- Adapted from an image by Daniela Vladimirova (CC License)
In the first article of this two-part series, we covered the basics of developing a marketing budget and gathering market research (access part 1 here). In this second article we will cover how to make use of market research data and the marketing budget through development of a marketing plan. A marketing plan provides a well-conceived course of action by which to set and attain goals, measure success, and anticipate changes in the market.
Though one can structure a marketing plan in countless ways, in REALTOR® University’s Master of Real Estate class “Real Estate Marketing” we utilized the marketing plan detailed in Chris Grover’s Sales and Marketing 101 for Real Estate Professionals book (available for checkout to REALTORS® via the NAR Library). This plan is straightforward, intuitive, and comprehensive. The book even provides an example marketing plan for a sales agent. Missouri Small Business & Technology Development Centers offers a free marketing plan template, too.
Mission and Vision
The first step is to develop a mission and vision statement, referred to in Grover’s book as a “Company Overview.” The mission and vision statement sets the foundation upon which to launch your business. It is difficult to move forward successfully without first defining your business and the ideals under which your business operates. The mission and vision statements should answer such questions as: what type of real estate do you sell?; Where is your business located?; Who founded your business?; What sets your business apart from your competitors?
After defining your business’ mission and vision, take a look at your business’ Strengths, Weaknesses, Opportunities and Threats. This is as known as a SWOT analysis. A SWOT analysis provides insight into your company’s vulnerabilities, your competition’s strengths and weaknesses, and ideas for expansion, growth, or altering course. Perhaps your business focuses on first-time home buyers, but market research shows this population is dwindling in your area. This is a vulnerability. However, market research might show new populations moving to your market area: can you adjust your target market to take advantage of these new populations? A SWOT analysis will highlight areas for improvement and strengths to promote in your marketing efforts, and identify strengths upon which to capitalize.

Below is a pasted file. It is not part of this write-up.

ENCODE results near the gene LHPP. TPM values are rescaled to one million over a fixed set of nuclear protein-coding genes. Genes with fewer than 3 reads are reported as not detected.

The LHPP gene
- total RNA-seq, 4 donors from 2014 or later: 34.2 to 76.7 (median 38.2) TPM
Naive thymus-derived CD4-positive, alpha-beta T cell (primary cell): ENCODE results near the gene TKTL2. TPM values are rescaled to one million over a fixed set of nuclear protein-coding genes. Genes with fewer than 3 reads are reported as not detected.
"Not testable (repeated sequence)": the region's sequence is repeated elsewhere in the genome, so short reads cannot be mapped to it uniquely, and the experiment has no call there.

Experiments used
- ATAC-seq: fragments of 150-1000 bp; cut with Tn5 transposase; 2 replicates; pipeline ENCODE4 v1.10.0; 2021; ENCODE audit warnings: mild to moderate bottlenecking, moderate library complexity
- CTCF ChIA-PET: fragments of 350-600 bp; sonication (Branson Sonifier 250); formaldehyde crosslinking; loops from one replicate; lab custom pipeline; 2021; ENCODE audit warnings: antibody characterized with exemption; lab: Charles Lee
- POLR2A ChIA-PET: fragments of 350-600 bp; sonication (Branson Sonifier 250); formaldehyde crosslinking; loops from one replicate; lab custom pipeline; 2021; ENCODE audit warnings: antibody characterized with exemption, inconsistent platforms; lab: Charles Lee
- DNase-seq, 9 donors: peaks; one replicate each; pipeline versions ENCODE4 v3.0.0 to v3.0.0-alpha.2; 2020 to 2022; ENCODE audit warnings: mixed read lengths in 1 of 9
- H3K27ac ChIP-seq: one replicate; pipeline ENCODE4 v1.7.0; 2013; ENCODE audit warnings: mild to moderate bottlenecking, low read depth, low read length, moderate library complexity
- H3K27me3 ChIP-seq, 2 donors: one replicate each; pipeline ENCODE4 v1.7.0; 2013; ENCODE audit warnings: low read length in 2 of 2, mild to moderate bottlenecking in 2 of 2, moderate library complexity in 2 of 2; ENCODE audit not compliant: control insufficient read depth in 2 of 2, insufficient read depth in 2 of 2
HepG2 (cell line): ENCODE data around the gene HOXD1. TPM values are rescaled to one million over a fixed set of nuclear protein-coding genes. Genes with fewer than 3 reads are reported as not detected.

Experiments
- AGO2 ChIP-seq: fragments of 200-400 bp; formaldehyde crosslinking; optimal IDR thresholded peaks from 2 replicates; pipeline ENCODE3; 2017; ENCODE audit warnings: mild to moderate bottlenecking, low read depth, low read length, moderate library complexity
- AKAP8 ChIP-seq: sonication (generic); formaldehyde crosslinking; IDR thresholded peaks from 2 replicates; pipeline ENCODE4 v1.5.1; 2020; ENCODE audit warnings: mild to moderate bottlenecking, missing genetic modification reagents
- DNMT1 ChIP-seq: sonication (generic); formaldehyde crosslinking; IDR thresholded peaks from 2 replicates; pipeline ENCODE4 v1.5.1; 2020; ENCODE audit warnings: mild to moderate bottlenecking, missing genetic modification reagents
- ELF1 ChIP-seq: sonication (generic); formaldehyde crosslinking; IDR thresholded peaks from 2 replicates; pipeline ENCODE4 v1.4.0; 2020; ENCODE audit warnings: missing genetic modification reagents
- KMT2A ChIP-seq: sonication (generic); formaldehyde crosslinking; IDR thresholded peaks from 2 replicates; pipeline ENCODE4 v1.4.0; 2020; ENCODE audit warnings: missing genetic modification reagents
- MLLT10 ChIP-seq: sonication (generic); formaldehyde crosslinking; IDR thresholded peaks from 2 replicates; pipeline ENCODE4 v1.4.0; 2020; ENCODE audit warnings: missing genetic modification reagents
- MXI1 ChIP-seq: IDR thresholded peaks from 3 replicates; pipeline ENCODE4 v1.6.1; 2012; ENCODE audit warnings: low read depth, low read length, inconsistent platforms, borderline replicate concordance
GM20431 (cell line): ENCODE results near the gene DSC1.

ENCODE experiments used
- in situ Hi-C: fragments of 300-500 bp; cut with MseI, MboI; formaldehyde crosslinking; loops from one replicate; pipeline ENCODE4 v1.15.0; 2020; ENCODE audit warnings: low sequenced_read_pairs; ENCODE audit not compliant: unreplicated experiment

Now that you are armed with information about your target markets and your own strengths and weaknesses, the next step entails developing marketing objectives and setting goals. Marketing objectives apply laser-like focus on how to better reach your target audience(s) and connect with new audiences. Objectives may include concepts such as brand differentiation though establishing a niche market, a focus on developing brand loyalty, community event sponsorship, or community involvement through volunteerism (Munson, 2001, p. 28). During this process, one translates his/her mission and vision into tangible goals. If your mission statement seeks to make every client feel like your most important client: how specifically will you implement this? Do you want to grow your business? Is this growth measured by gross revenue, profit, personnel, or physical office space? Of course, I’ll use this opportunity to promote NAR’s many designations and certifications, which offer education and resources for differentiation and niche marketing.
The Four P’s
Marketing objectives and goals translate into the four P’s of marketing—Product, Place, Price, and Promotion—which offer a practical approach for implementing marketing objectives. What is your product? How does your price distinguish you from your competitors—is it industry average, upper quartile, or lower quartile? How does your pricing strategy benefit your clients? How and where will you promote your services? What types of promotions will you advertise? Will you ask clients for referrals or use coupons? Which channels will you use to place your marketing message?
Another important piece of the marketing plan includes team formation. If your marketing plan’s success is contingent upon the cooperation of your colleagues, then you need to establish a plan to get “buy in” from these individuals. Be sure to include specifics on what you need from them, such as the type of participation and commitment you will need from them. Spend time going over your marketing plan with these individuals to ensure they support your efforts.
Implementation, Assessment, and Monitoring
The last two steps of the marketing plan include implementation and assessment. Implementation and assessment are frequently overlooked aspects, yet enormously vital to the success of the marketing plan. Set dates (annually, semi-annually, quarterly, or monthly) to review your business plans goals and address questions such as: are you on track? Were the goals reasonable to achieve, impossible, or too easy? How do you measure success—is it by revenue, profit, or number of transactions? What types of quantitative and qualitative data will you collect and use to measure your success?
In closing I would like to thank Dr. Margot Weinstein, the fearless instructor of REALTOR® University’s Real Estate Marketing class, Dagmar Sands for sharing her sage guidance on real estate marketing, and my extremely talented and skilled classmates. This article simply pulls together the creative, brilliant, and insightful ideas of the talented students, faculty, and supporters of REALTOR® University. If you’re interested in learning more about educational opportunities at REALTOR® University, check out www.realtoru.com.
Grover, C. (2007). Sales and marketing 101 for real estate professionals. Chicago, IL: Dearborn Financial Publishing, Inc.
Munson, M. (2001). Corporate sponsorships: Increasing your slice of the pie. Fund Raising Management, 32.2: 28-30.